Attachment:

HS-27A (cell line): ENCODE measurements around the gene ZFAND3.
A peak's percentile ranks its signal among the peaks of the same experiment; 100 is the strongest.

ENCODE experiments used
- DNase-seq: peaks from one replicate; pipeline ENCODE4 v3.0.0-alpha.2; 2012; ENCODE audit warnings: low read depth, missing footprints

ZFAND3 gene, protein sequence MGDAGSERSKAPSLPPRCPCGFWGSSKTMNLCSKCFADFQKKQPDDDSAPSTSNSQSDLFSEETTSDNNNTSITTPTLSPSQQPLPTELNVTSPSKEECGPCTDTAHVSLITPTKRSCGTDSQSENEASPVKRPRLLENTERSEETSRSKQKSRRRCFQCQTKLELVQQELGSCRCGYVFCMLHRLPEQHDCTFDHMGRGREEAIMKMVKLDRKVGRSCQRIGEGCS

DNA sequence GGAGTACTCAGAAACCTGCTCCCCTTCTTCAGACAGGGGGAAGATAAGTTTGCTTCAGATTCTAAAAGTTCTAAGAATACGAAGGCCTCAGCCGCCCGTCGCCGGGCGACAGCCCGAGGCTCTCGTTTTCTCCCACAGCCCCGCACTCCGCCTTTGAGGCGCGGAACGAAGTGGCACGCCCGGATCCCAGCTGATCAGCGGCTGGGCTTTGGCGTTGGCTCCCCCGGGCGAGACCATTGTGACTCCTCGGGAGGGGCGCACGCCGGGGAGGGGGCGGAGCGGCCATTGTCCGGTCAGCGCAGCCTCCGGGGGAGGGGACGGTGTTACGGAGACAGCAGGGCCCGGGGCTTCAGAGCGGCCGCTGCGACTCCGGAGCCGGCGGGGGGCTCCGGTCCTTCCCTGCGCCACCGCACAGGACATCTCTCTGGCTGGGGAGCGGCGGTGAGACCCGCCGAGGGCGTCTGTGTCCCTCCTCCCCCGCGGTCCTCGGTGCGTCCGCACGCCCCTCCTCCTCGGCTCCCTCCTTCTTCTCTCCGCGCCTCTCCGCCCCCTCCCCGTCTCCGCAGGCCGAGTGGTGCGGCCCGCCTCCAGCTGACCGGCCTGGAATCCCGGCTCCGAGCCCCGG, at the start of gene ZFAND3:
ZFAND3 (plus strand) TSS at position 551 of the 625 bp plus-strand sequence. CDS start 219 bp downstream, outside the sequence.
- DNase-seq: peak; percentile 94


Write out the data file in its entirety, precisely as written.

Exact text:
HS-27A (cell line): ENCODE measurements around the gene ZFAND3.
A peak's percentile ranks its signal among the peaks of the same experiment; 100 is the strongest.

ENCODE experiments used
- DNase-seq: peaks from one replicate; pipeline ENCODE4 v3.0.0-alpha.2; 2012; ENCODE audit warnings: low read depth, missing footprints

ZFAND3 gene, protein sequence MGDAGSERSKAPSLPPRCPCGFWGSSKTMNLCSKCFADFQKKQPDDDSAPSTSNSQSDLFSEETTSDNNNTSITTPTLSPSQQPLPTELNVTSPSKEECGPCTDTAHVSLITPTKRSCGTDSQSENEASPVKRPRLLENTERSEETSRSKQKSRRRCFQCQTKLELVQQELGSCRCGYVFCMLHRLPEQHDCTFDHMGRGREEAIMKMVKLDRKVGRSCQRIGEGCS

DNA sequence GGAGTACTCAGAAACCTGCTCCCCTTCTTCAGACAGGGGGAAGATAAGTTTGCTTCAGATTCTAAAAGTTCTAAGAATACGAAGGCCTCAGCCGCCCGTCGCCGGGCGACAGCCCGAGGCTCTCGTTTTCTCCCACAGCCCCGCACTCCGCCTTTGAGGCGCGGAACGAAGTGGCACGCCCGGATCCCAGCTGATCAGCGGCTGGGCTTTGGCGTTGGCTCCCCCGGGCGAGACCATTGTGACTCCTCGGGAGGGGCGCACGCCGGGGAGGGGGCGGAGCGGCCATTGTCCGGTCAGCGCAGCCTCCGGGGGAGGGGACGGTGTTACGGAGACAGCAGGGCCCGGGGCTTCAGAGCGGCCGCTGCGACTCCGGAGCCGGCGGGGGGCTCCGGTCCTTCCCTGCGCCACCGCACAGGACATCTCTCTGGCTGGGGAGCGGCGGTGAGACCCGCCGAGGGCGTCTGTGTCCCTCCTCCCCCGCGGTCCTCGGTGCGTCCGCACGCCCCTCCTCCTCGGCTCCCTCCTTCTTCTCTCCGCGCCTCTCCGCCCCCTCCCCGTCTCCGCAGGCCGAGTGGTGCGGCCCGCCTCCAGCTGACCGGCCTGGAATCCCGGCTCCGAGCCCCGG, at the start of gene ZFAND3:
ZFAND3 (plus strand) TSS at position 551 of the 625 bp plus-strand sequence. CDS start 219 bp downstream, outside the sequence.
- DNase-seq: peak; percentile 94